We ended March with a reminder that Australian business is leading government action, strong international signals and further stark warnings of developing climate costs for Australia.
The Safeguard facility reported emissions 2019-20 showed a limp result from a mechanism that is high administration for our biggest emitters, but with meager emission reduction outcomes.
Some 88,325 Australian Carbon Credit Units (ACCUs) were sourced and surrendered in 2019-20, an increase on last year but this mechanism is dealing in tens of thousands of tonnes of greenhouse gases, when Australia is emitting over half a billion tonnes per year.
Voluntary private, state and territory government demand for ACCUs are dwarfing this. CER’s most recent Quarterly Carbon Market Report stated that such demand delivered 841 000 ACCU cancellations in 2020 – almost ten times the Safeguard outcome!
The Safeguard report does remind us of the quiet fact that Australia does have a carbon pricing mechanism, as well as a carbon market.
It shows active steady growth in “deemed surrenders” whereby companies with a facility covered by the Safeguard are also participating in the Emission Reduction Fund market. Nothing wrong with that of course, an emissions trading scheme with the Government as counter-party, and there are integrity rules to avoid double counting.
At the same time the OECD on effective carbon pricing report has Australia lagging well behind other nations, coming 8th last of 44 nations using 2018 data.
While little reform of the Safeguard Mechanism has happened, we are seeing China move to implement its national emissions trading scheme and even Indonesia piloting an emissions trading scheme for its electricity sector. Overnight President Biden put tackling climate change at the centre of a US$2 trillion infrastructure plan.
The Safeguard Mechanism remains rooted in Tony Abbott’s Direct Action Plan – its main role was to limit increases in emissions. It remains the best tool currently available in our policy suite to evolve and guide investments in a transition to net-zero emissions, but it needs to evolve.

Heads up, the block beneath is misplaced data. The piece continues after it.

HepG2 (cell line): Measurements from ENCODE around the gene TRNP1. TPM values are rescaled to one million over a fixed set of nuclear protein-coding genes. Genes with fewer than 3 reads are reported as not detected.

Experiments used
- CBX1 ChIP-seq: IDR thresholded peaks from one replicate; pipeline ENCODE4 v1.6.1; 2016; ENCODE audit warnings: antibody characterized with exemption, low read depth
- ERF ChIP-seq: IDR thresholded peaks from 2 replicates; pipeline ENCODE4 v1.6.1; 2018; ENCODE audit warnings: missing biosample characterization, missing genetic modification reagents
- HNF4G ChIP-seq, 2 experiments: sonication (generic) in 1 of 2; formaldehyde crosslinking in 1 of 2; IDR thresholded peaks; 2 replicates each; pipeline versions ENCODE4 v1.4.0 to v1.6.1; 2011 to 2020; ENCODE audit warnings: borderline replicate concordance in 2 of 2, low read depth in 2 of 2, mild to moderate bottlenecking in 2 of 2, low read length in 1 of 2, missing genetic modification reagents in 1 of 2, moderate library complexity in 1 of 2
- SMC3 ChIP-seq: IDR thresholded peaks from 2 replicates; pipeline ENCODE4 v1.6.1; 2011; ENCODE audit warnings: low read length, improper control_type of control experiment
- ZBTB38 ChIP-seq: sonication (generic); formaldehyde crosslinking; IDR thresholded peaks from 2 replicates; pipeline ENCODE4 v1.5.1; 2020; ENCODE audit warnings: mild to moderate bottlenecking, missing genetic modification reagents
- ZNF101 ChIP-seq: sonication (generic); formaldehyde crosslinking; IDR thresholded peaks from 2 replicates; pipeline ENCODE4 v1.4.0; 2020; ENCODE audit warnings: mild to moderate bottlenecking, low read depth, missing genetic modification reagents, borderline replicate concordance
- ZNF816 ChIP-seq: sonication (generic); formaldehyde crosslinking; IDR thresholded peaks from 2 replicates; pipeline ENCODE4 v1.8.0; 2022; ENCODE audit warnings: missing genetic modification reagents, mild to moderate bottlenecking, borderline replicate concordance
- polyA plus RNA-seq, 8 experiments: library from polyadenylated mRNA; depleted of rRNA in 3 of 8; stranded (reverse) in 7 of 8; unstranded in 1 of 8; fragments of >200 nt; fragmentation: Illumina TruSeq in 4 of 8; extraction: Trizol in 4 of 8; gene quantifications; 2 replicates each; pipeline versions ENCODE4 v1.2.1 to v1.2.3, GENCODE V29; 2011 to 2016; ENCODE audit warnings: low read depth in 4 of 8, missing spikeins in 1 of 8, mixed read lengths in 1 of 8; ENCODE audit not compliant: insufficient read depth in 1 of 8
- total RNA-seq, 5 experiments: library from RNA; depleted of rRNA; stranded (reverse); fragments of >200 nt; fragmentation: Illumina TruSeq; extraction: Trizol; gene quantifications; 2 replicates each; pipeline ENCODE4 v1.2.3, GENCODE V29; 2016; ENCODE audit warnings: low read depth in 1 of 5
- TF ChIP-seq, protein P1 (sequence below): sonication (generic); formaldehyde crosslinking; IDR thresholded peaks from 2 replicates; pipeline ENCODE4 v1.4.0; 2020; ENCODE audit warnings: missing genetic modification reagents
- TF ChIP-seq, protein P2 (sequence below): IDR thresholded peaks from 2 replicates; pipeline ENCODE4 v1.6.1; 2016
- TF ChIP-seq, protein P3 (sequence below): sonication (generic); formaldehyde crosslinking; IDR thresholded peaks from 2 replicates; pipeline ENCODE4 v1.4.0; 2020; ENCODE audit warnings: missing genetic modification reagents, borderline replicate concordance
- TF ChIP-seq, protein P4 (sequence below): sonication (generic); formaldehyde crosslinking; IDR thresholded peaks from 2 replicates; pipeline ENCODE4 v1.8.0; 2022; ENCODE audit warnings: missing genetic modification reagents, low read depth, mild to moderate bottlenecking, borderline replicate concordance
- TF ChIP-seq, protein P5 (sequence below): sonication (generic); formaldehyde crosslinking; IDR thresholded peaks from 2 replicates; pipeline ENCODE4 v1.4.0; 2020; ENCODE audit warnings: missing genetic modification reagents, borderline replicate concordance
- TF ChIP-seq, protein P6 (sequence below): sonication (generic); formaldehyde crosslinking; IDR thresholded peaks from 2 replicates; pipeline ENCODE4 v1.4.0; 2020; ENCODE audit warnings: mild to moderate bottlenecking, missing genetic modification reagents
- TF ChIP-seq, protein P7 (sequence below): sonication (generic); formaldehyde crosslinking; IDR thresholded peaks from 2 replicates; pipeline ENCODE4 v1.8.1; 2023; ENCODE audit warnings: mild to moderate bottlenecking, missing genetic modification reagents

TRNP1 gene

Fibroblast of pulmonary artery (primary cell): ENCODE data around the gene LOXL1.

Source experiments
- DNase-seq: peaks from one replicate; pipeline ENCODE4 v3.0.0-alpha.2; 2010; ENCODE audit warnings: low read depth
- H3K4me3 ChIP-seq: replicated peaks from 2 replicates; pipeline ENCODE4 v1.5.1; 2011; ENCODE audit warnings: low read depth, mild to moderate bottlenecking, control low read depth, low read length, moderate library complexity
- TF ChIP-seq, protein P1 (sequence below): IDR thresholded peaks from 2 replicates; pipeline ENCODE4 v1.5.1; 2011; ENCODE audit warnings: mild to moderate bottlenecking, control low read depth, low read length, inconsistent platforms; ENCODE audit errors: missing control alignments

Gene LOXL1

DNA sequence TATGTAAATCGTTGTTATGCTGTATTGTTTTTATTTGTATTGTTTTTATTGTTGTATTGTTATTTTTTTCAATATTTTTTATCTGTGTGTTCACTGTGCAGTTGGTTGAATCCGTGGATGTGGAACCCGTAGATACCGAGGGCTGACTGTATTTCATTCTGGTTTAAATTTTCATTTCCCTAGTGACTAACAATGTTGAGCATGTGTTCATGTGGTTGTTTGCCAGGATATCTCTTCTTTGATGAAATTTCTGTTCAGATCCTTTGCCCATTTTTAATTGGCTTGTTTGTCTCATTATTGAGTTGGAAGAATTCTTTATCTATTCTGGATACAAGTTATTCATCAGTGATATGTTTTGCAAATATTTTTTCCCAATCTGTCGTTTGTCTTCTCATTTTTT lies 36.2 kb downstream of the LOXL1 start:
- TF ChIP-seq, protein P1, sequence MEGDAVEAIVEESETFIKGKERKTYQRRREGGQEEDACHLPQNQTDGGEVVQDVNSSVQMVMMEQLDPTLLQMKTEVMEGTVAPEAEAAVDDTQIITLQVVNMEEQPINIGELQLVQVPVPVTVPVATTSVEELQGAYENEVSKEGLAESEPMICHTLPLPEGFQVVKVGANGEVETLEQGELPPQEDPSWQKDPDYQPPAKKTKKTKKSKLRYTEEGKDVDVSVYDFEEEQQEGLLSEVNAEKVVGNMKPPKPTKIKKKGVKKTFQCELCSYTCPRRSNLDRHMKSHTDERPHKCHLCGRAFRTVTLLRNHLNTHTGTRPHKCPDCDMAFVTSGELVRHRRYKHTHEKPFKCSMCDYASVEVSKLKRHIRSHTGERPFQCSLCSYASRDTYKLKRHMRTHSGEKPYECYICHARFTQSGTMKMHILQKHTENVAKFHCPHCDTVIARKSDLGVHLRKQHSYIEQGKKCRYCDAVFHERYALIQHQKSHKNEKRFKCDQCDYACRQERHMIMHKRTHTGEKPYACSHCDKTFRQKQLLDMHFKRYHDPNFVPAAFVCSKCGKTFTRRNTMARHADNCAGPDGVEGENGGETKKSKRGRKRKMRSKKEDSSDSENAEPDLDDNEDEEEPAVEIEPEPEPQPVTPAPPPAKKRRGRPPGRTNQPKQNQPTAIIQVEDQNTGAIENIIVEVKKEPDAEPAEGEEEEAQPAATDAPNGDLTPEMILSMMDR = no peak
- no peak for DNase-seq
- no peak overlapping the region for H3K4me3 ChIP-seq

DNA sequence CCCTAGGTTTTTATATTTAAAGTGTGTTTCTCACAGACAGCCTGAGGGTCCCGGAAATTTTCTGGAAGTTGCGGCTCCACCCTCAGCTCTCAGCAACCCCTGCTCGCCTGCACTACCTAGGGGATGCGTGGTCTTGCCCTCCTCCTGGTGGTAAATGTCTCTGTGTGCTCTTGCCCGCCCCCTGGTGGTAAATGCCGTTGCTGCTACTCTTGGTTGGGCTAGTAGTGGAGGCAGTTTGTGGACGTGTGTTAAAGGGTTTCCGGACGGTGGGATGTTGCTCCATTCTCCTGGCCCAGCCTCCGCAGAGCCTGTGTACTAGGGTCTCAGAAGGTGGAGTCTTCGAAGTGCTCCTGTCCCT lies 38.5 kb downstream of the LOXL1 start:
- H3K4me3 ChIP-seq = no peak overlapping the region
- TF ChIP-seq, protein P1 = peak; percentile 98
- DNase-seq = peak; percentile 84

Such evolution should be central to any revisiting of our 2030 NDC and development of a Long-Term Strategy due before COP26. With President Biden’s Summit coming up on April 22, now is the time!
The Australian Academy of Sciences yesterday reminded us of the urgency and importance of greater action with their “seriously ugly” look at Australia under 3oC warming – where we are heading without stronger 2030 NDCs and longer term targets from Australia and other major economies.
CMI ended March on the cusp of 100 members with significant growth in the last 12 months reflecting surging activity and interest in carbon markets here and overseas. Pleasingly the growth has been across the carbon value chain including primary producers, financial institutions and emissions intensive companies. If not with us already, your company can join the action and benefits outlined in our membership prospectus!
We have launched our 2021 8th Australasian Emission Reduction Summit, to be held in Sydney + hybrid live and virtual events backed by regional networking opportunities – Register now for Destination Zero and Beyond!
Carbon Market Institute